Washing our hands is one of the greatest defenses we have against disease, and yet it is estimated that fully half of all men and a quarter of all women don’t even wash their hands after they use the bathroom, let alone at other recommended times! What makes this statistic doubly frightening (and a little nausea inducing) is the fact that the number of germs on the fingertips DOUBLES after you use the bathroom.
It is a documented fact that up to 80% of all infectious diseases are transmitted primarily by touch. Our hands at any given time have between 2 and 10 BILLION bacteria on them. Germs have a long life on hands—upwards of three hours as opposed to their life on other surfaces which can be measured in minutes or even seconds.
Jewelry, including watches and bracelets, can hide millions of germs where they make contact with skin. Rings are even worse offenders—the number of germs found under one ring can equal the number of people living on an entire continent.
Not only is it important to wash your hands regularly, you should also dry them thoroughly after each washing. Hands that are damp are fertile breeding grounds for bacteria and viruses; up to a thousand times more than dry hands are.
Speaking of viruses, some will tell you they are almost impossible to kill and are unaffected by hand washing. Not exactly true. Soap may not have the power to kill every virus, but a good thorough scrub will reduce the viral counts on hands below the infectious level.
What is even more frightening is that doctors are worse at hand washing than the public they treat. Physicians are cautioned to wash their hands before and after meeting and examining any patient to prevent the spread of disease. However, when a group of pediatric Intensive Care Unit doctors was followed and observed recently it was discovered that they washed their hand less than 10% of the time! The stated excuses for this appalling lack of hygiene? The doctors are too busy and the frequent hand washing makes their skin too dry!
A Little History on Hand Washing
This is particularly hair-raising, and harkens back to the 19th century when hospital doctors went from autopsies in the morgue to the beds of women giving birth without bothering to wash their hands. A post partum infection called puerperal fever killed untold thousands of women in hospitals in those days and was directly caused by this unfortunate practice. When the simple precaution of hand washing was finally accepted rates of death from puerperal fever dropped dramatically.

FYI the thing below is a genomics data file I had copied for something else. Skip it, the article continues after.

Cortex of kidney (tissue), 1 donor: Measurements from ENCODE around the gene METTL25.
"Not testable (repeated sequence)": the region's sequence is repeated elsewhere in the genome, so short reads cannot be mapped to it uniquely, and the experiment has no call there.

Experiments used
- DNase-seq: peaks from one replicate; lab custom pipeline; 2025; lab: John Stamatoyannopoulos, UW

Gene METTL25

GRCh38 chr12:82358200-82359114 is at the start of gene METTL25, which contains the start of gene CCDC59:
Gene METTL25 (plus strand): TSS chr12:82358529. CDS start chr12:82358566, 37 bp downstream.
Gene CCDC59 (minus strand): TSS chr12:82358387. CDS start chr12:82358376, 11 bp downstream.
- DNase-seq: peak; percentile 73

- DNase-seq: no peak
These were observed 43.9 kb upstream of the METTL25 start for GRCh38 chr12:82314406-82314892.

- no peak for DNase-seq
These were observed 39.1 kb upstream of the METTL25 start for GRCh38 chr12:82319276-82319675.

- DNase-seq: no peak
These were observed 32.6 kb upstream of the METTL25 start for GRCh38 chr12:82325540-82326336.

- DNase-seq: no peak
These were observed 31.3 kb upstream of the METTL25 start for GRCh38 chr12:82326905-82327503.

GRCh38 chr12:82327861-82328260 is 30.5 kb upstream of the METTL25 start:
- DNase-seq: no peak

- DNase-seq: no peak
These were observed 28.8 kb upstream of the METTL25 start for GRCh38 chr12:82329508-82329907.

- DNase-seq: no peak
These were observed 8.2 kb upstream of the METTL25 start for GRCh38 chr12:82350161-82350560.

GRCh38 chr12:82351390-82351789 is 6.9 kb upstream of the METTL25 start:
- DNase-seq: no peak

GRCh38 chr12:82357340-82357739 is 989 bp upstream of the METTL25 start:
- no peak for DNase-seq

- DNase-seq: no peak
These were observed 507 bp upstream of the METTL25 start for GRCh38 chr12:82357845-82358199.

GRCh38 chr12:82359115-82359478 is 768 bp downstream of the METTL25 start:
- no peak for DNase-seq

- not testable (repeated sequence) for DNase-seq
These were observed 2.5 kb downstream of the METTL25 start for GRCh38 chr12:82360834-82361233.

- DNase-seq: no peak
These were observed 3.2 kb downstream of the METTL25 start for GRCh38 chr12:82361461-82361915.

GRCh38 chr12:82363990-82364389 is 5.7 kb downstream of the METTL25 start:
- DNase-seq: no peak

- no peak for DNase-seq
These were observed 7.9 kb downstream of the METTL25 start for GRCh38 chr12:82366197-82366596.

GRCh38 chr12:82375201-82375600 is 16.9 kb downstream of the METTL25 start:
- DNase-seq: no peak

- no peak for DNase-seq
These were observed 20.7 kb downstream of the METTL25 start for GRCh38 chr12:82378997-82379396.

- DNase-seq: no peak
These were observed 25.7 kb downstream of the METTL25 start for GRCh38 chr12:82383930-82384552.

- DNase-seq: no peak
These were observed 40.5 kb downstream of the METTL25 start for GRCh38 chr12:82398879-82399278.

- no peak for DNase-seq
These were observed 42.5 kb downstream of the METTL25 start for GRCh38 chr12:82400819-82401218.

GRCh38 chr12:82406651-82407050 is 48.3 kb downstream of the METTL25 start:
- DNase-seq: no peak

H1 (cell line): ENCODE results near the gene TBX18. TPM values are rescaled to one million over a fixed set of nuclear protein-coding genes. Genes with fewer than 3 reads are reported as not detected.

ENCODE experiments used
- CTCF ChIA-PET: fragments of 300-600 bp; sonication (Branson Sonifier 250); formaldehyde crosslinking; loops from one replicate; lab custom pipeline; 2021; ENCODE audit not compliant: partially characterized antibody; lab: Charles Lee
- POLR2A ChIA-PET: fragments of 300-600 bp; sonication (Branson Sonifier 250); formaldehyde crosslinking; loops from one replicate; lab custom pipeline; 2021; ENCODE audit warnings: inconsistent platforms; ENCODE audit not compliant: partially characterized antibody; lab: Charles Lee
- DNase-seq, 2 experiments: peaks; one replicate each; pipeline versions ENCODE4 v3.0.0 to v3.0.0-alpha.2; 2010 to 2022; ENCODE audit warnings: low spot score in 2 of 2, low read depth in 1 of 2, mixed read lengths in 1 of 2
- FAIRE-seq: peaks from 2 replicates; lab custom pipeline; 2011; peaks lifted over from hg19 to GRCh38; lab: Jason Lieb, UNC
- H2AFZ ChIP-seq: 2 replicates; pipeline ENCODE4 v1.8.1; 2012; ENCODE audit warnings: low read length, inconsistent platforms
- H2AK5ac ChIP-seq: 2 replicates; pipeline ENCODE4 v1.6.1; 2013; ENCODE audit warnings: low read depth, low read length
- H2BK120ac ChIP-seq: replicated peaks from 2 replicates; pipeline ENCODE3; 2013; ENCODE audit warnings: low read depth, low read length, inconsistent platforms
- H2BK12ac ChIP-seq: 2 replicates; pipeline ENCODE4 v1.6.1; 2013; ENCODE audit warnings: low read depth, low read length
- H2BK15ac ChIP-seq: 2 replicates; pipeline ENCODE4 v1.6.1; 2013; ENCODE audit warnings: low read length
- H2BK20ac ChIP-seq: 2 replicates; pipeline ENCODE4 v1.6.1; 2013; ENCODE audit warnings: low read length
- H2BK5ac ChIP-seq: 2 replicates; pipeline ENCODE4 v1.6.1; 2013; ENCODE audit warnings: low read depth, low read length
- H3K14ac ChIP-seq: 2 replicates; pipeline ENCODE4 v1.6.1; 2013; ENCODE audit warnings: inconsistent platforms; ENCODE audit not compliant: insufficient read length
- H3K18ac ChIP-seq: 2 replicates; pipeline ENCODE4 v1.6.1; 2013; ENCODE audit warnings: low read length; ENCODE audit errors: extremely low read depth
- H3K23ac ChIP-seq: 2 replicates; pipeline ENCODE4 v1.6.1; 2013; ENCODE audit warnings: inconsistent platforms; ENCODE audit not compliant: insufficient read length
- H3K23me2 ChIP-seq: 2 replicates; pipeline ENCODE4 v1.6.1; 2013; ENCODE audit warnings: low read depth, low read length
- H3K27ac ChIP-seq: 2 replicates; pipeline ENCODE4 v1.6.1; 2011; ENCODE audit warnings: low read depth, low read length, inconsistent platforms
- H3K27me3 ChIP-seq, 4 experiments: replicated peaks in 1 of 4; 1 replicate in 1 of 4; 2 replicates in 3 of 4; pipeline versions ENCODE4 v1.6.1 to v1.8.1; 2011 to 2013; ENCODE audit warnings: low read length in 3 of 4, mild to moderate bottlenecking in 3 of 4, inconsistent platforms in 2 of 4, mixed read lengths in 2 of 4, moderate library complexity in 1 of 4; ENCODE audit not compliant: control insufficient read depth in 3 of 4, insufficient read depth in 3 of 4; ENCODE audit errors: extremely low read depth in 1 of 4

The leading champion of hygienic precautions, Dr. Ignaz Semmelweiss, first advocated the practice in the 1840s—he was fired from his position in a hospital in Vienna for making the demand. He not only had trouble getting a job as a physician subsequent to that, he ended up committed to a mental institution for his zeal in promoting handwashing as a prevention for infection. He died there in 1865. It wasn’t until years after his death that hand washing was accepted on a widespread basis among the medical profession.
The Correct Way to Wash Your Hands
Credit: Centers for Disease Control and PreventionNot only is it important to wash your hands frequently, there is a correct way to wash in order to maximize the germ killing potential of the activity. A simple rinse will not do it. To be effective it is important to observe these guidelines:
- Wet your hands thoroughly with warm water.
- Add soap to your hands and rub vigorously together to make soapy lather, keeping away from flowing water for at least 20 seconds so as not to wash the lather away.
- Scrub the fronts and backs of your hands and between each finger and your thumb. Scrub under your nails—a brush designed for this purpose is advised.
- Rinse your hands under warm running water—thoroughly. Position your hands so that the rinse water runs back into the sink, not down your elbows.
- Dry your hands with a clean towel and do a thorough job.
- Turn off the faucet with a clean paper towel to avoid re-infecting your hands, and dispose of the towel in a garbage receptacle.
The type of soap used is less important than how it is dispensed. Avoid leaving bar soaps in holders that do not self drain which encourages the growth of germs on the surface of the soap. Liquid soap dispensers are more hygienic, but they should be used until empty and then thoroughly cleaned before they are refilled.
When away from soap and running water, over the counter alcohol gels are a good substitute, but you should wash your hands with soap and running water at earliest opportunity. Gels are not advised for visibly dirty hands, except in the case of emergencies.